As this university year comes to an end, there’s probably a pretty big mix of feelings going on. For some of us, this is the end of a chapter – the degree is over and we’ve got to go out into the big wide world. For others, we’ll be returning in just a short few months. Both of these positions mean some quite abrupt changes. Either way, we’ve got to pack up and go home for at least a month or two, leaving the people we’ve lived with for a year (or more in some cases) and that often means being removed from the support system we’ve developed. Those support systems have probably been relied upon even more so than usual in the last year. So, uprooting and going home might be a bit scarier now than ever.
Our environment absolutely affects our minds, there’s no denying that. There can be a pretty even split between home comforts being either at uni or home, and even if you’re perfectly happy in both, the abrupt change in environment can have an equally upsetting affect. That is completely normal. I promise. As it’s the end of the academic year too, you might be a little burnt out after exam season – we’ve all done all-nighters, had the anxiety, and drank a little too much coffee to power through. So what I’m saying is that these environment changes, post-exam recoup, and uncertainty about the future can all (completely justifiably) contribute to feelings of loneliness and isolation.
Feeling a little more alone than normal can affect a lot of physical parts of our lives too.
Feeling perhaps more alone than normal can affect a lot of physical parts of our lives too – feeling that little bit lower, can make the simple things seem that little bit harder, including cleaning, cooking and eating.
So, what I wanted to cover here are some little things you can try and tackle to make those underlying feelings of loneliness or isolation a little easier to deal with, by making the area around you as comfortable as possible and also tackling the mindset itself.
One thing at a time
We can get ourselves into a bit of a mess sometimes. Try and take everything bit by bit when you go home. Take a little task one day at a time, you really don’t have to make it all better right away. Unpack one day. Visit a supermarket another. Tackle half of the mess in your bedroom the next. Honestly, those small things will add up, and before you know it life back in your family home, or in your new student accommodation, or your new graduate home will start to feel familiar - and being familiar in your environment might help to squash any feelings of being an outsider.
Next, comfort is key. It sounds really cliché – but if you’ve got a comfort film, put it on. Light a candle – honestly, I fully have convinced myself that I have my life together if there’s a candle lit in my room.
Have a think about what your home comforts are and immerse yourself in them; whether that’s a book, music, films, candles, bubble baths etc, let yourself feel nice and cosy. Speaking of books, I’ve started using Goodreads and keeping up with what my friends are reading as a way to get back into it – 3 years of the law degree really does put you off reading for fun for a while – so would 100% recommend getting involved with that if you can! In the absence of housemates or uni friends, this is yet another way that you can build a digital community.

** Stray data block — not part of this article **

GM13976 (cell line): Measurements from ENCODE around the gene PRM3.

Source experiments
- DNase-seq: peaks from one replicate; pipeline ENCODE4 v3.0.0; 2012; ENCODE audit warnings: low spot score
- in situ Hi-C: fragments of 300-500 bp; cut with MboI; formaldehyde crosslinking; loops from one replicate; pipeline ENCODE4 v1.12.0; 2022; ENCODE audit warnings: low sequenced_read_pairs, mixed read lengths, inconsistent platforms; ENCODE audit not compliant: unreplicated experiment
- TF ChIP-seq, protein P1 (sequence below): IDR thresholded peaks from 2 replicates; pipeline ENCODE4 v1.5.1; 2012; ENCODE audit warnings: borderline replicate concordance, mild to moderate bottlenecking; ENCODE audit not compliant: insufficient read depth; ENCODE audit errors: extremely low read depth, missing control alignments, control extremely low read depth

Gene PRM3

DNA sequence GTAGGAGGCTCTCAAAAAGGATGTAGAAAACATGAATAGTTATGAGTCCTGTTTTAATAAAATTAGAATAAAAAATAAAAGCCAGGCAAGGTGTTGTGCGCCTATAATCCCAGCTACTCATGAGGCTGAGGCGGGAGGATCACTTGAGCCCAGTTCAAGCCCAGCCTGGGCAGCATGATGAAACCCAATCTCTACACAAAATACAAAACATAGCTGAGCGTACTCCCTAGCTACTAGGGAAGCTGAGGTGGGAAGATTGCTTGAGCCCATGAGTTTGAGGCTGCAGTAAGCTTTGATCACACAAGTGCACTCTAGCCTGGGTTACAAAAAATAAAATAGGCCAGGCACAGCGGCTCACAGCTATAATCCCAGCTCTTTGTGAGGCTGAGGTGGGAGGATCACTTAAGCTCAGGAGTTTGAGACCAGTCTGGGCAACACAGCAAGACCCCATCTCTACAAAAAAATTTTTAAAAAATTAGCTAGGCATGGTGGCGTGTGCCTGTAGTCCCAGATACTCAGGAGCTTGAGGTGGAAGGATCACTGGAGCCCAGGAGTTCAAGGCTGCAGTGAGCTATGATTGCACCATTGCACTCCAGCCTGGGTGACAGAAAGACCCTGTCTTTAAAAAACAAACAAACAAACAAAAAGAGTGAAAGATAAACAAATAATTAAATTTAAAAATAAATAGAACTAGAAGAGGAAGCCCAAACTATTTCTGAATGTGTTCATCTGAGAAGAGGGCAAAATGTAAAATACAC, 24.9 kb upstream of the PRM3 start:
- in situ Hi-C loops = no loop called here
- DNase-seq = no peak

Then, if you’re able, get outside. I bang on about this in most blogs, but in this one let’s put a spin on returning home. Things might have changed a bit, or be a bit different to where you’ve live previously, so what you can do in the community might be slightly different than before.
A great start is to get into those Facebook Community chats or pages – they’re a fab way to get back up to speed with some of the stuff going on in the area.
Another thing to get stuck into might be a sport or activity that you liked before you left for uni – now that things are opening back up again you can head down to the football club(?); tennis court(?); riding stables(?) - whatever it is that keeps you sane. Again, I know I sound like a mum, but you will feel so much better for the fresh air, and you’re more likely to bump into new people or old friends by revisiting your nostalgic hobbies.
Lastly, get a routine going. Make yourself a plan one day with really small tasks on it (and I mean small). When we get into a rut, even the most simple of tasks can seem huge. So when I say small, I mean teeny tiny things that can be ticked off and give you a real sense of achievement for completing.
Routine also relates to sleep – definitely allow yourself a few days post exams to have lots of lie ins and rest time, before negotiating a new normal. Once you’re feeling rested, try to establish a sleep pattern. Having a regular sleep routine may help you to feel rested, more social, and creative.
It goes without saying that all of these feelings are a bit icky, and as much as these steps might ease it a bit, you might need some extra support. If so, please do reach out to the Student Advice Team on the contact details below. You can also find some more support here on loneliness, isolation and homesickness, or here for some mental health and wellbeing support too. As always, the Team are here to support you through whatever is on your plate right now – whether you’re in Cardiff or not, you’re still a Cardiff student and can access the support whenever you need it.
This blog has been written by Charlie Mallinson from the Student Advice Team in the Students’ Union. If you would like further help and support with the issues raised in this blog, or any aspect of your student experience, please get in touch using the following links:
Contact Student Advice
+44 (0)2920 781410